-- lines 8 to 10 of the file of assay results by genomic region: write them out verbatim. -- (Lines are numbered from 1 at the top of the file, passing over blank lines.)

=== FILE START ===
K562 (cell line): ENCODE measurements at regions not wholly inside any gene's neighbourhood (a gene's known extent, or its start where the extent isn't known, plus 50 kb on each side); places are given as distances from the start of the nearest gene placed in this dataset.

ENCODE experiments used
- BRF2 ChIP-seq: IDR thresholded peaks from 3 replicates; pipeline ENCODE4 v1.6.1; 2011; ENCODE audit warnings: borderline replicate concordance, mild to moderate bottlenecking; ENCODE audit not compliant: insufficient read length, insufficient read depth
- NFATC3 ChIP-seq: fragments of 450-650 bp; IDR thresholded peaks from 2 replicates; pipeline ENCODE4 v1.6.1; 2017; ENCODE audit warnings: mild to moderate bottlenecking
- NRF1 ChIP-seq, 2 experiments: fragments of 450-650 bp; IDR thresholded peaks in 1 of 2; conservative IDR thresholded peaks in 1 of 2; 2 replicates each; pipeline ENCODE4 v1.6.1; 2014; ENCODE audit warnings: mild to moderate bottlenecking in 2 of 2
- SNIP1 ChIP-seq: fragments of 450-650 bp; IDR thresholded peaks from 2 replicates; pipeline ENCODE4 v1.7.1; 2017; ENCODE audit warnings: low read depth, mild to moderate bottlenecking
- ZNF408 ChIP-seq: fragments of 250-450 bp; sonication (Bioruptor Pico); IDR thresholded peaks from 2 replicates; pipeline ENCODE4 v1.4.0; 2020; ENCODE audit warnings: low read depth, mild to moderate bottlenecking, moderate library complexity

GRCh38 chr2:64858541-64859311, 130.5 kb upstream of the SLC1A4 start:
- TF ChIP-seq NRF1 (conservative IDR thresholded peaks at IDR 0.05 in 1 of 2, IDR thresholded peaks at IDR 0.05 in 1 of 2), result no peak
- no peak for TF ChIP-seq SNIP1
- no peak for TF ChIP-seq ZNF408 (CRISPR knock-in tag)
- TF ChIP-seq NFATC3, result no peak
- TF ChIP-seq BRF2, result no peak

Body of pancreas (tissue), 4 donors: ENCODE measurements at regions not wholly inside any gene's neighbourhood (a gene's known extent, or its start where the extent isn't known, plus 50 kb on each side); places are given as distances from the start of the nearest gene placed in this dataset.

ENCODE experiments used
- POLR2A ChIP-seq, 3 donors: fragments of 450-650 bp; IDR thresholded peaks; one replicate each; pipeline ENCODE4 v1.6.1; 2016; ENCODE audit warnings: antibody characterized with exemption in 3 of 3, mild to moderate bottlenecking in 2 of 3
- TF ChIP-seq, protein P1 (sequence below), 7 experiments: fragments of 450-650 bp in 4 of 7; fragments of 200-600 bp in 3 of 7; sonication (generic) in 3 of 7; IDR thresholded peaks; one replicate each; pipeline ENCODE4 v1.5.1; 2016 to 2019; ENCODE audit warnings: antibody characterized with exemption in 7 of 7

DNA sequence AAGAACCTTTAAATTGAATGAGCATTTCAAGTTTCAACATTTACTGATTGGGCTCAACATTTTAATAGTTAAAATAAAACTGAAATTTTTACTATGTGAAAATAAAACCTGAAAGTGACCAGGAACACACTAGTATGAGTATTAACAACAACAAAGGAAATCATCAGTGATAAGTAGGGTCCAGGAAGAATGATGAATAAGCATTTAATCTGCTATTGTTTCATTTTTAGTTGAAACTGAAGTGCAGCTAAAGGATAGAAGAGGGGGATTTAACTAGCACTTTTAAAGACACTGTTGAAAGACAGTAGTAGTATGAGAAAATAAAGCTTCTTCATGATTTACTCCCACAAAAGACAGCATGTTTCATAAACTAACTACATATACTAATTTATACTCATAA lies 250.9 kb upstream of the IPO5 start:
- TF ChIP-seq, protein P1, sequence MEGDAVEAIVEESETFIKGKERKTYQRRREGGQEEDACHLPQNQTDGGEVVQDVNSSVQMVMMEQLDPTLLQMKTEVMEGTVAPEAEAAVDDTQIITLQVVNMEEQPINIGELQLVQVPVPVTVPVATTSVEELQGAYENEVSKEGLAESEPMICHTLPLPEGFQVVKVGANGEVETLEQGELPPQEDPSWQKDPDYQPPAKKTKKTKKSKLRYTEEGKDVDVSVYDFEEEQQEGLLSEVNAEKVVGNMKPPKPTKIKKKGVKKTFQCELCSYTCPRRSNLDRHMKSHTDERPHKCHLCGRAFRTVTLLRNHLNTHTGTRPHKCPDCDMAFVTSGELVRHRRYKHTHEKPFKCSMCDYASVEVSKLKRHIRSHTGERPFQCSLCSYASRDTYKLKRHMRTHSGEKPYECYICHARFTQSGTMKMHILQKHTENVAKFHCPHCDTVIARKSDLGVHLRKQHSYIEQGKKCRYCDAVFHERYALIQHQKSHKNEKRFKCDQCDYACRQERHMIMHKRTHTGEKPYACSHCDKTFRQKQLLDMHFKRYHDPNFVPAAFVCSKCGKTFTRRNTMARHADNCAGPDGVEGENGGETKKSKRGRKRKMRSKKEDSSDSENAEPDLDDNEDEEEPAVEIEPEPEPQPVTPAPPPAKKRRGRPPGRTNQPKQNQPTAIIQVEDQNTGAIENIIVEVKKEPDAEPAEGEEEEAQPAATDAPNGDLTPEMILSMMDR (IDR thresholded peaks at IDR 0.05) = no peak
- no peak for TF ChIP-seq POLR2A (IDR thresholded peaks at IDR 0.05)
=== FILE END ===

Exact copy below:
GRCh38 chr2:64858541-64859311, 130.5 kb upstream of the SLC1A4 start:
- TF ChIP-seq NRF1 (conservative IDR thresholded peaks at IDR 0.05 in 1 of 2, IDR thresholded peaks at IDR 0.05 in 1 of 2), result no peak
- no peak for TF ChIP-seq SNIP1